Jon "maddog" Hall wrote a beautiful essay in honor of Alan Turing that highlights the terrible, corrosive consequences of attacking people for who they are.
"If you are homophobic, you probably want to stop reading now." And so begins Jon "maddog" Hall's beautiful, brilliant essay on being homosexual, and the terrible high price paid by LGBT people even today just for being who they are.
Acceptance of homosexuality is one bit of genuine progress in the U.S. We still have a good ways to go, but in the past ten years or so there has been an amazing shift in attitudes. I roll my eyes at the phrase "acceptance of homosexuality" because whether a person "accepts" it or not has nothing to do with people who are homosexual, heterosexual, bisexual, transgendered, non-gendered, or whatever else they might be. Accepting or not-accepting only changes how we treat each other, and how we treat each other is everything.
The Problem with Bigotry
But sadly, humans being what we are, it is something that a lot of people get excited about. Now here is the big problem with any kind of bigotry, and this is something that should especially resonate with Linux and FOSS supporters, because supposedly we have this culture of science and meritocracy: the big problem with bigotry is it assumes non-existent knowledge. When we have bigoted beliefs, we think we know something when we don't.
I call it the Those People Syndrome. Oh, Those People are so [fill in the blank]. In the case of gay people pick your adjectives: Flamboyant. Butchy. Pansy. And so on, and at best it's only a tiny bit true, and never complimentary. Why? Because it has nothing to do with our fellow humans as individuals. It's a construct for denying the humanity of our fellow travelers in life.
There is an academic term for Those People Syndrome, othering. Othering is the most commonly-used tool of division. It is a potent and very effective way of demonizing people, and justifying mistreating them. Othering means "not like us." Those people, they're dirty, stupid, immoral, evil, lazy, undeserving. We need to take steps against Those People or They will do bad things to us. Those People are enemies.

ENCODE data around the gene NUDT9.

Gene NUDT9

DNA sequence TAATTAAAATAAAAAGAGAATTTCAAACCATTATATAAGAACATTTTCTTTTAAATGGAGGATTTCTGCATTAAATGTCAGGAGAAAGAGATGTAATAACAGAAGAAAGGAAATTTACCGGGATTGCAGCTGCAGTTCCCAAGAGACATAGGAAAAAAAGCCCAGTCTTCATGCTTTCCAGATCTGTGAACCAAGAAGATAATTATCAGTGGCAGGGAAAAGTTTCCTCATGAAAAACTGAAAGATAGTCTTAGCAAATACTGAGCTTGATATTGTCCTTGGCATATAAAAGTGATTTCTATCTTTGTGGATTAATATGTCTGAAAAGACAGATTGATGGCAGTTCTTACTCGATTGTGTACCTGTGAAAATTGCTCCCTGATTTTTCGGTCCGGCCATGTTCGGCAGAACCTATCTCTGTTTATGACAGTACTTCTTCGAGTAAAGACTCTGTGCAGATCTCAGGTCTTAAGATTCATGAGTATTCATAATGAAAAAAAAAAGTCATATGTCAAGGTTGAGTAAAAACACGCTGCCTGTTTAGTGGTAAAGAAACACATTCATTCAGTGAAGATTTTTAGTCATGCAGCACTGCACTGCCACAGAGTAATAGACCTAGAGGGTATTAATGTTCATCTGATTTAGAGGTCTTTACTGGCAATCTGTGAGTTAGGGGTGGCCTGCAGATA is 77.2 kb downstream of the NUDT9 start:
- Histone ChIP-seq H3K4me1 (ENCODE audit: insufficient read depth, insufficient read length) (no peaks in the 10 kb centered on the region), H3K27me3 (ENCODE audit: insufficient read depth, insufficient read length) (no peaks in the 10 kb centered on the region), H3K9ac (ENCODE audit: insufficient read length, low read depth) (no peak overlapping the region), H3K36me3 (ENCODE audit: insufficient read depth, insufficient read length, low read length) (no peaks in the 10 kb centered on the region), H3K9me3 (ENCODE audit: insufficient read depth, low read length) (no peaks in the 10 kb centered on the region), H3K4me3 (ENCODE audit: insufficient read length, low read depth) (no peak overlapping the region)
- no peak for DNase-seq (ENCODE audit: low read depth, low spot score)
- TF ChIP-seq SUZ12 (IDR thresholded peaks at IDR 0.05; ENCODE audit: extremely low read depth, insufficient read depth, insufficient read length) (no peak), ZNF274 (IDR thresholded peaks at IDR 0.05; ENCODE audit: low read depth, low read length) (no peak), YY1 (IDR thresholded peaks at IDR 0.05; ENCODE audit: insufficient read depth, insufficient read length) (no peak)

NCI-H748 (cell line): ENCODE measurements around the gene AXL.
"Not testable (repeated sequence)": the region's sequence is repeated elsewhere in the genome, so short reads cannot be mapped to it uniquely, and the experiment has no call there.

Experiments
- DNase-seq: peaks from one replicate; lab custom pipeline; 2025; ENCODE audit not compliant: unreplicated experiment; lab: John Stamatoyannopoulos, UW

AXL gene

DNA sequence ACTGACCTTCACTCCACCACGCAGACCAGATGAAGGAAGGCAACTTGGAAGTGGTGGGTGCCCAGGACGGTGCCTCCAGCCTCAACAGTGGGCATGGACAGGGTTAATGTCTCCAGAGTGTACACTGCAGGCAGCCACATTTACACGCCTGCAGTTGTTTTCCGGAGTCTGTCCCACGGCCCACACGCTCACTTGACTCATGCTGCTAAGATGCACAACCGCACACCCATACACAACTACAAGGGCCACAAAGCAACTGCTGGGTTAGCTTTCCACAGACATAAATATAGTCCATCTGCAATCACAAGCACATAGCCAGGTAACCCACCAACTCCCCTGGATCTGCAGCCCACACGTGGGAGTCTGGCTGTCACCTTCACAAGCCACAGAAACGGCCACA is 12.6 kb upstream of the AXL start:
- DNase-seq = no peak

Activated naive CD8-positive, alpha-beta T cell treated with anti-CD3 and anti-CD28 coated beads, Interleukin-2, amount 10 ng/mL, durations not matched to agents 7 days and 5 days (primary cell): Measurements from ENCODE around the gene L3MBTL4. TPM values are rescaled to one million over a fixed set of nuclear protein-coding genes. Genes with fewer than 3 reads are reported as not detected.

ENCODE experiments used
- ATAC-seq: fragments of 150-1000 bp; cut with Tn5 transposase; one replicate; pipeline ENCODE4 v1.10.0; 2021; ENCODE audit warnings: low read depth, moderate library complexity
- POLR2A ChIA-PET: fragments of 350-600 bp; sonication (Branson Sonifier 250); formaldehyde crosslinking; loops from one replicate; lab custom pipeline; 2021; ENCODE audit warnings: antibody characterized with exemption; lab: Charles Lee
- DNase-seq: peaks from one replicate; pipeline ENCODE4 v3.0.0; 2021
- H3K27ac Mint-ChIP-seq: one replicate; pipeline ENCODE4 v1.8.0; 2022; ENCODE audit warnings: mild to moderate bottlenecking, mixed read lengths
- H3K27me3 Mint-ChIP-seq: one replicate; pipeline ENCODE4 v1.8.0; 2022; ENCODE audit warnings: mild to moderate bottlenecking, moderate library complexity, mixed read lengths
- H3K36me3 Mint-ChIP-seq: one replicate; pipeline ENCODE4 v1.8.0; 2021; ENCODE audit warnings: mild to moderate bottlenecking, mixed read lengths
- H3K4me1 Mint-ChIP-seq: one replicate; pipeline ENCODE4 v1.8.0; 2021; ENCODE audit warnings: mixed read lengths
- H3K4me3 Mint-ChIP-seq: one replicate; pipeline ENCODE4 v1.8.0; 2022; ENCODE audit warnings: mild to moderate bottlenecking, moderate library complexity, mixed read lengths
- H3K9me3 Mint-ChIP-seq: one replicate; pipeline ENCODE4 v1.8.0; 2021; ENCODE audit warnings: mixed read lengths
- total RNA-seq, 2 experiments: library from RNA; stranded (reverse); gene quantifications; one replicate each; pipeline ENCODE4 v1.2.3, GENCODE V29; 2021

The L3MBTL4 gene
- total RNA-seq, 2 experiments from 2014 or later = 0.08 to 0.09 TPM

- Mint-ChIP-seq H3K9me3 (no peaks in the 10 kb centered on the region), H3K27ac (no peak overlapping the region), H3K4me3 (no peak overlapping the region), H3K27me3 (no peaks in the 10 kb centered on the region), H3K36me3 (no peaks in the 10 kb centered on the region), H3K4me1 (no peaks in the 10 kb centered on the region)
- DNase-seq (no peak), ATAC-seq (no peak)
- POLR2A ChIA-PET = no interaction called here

Hiding Who We Are
Maddog's essay saddened me because he described hiding himself to protect his parents, and to protect Linux and Free Software. Families are personal problems, but nobody involved with Linux and Free Software should ever feel like they have to hide who they are. And yet we do, because we do get attacked for who we are, sometimes savagely. I can hide being a lesbian, but I can't hide being a woman, and in this fine new millennium an awful lot of people still can't deal with the notion that women are people.
I can recall more than one discussion on sexism in Linux and FOSS that turned angry, and distressed souls offering "What does it matter? On the Internet no one needs to know who you really are." It is meant kindly, but it misses the point-- nobody should ever have to hide who they are just to avoid being abused.
Ironically, both sides of this equation are fueled by fear. Think about it. Think also how fear fuels anger, and how anger is so much easier than love, and why this is so.
Yes, the D Word
Acceptance is everything. Community is everything. How we treat each other is everything. Albert Einstein is often quoted as saying:
"Imagination is more important than knowledge. For knowledge is limited, whereas imagination embraces the entire world, stimulating progress, giving birth to evolution. It is, strictly speaking, a real factor in scientific research."
Where does imagination come from? Diversity. A lack of diversity leads to a lack of imagination. We need each other. While it's good to cultivate a culture of, at the very least, not being mean to people, it's even better to invite people in and build good relationships, and to seek out Those People, the ones who are not like us. The Apache Foundation says "if we look after the community then good code will emerge from that community." Dreamwidth says "We believe in being inclusive, welcoming, and supportive of anyone who comes to us with good faith and the desire to build a community."
I made a decision long ago to be as visible as possible, flaws and all, to be a role model for all of Those People like me. Being visible, not hiding, and refusing to let bigotry take away your own unique individual voice is one of the most powerful acts any individual can do. But that's only half of the deal-- the other half is you and me and everyone need to see each other as we are, without constructs, and with acceptance.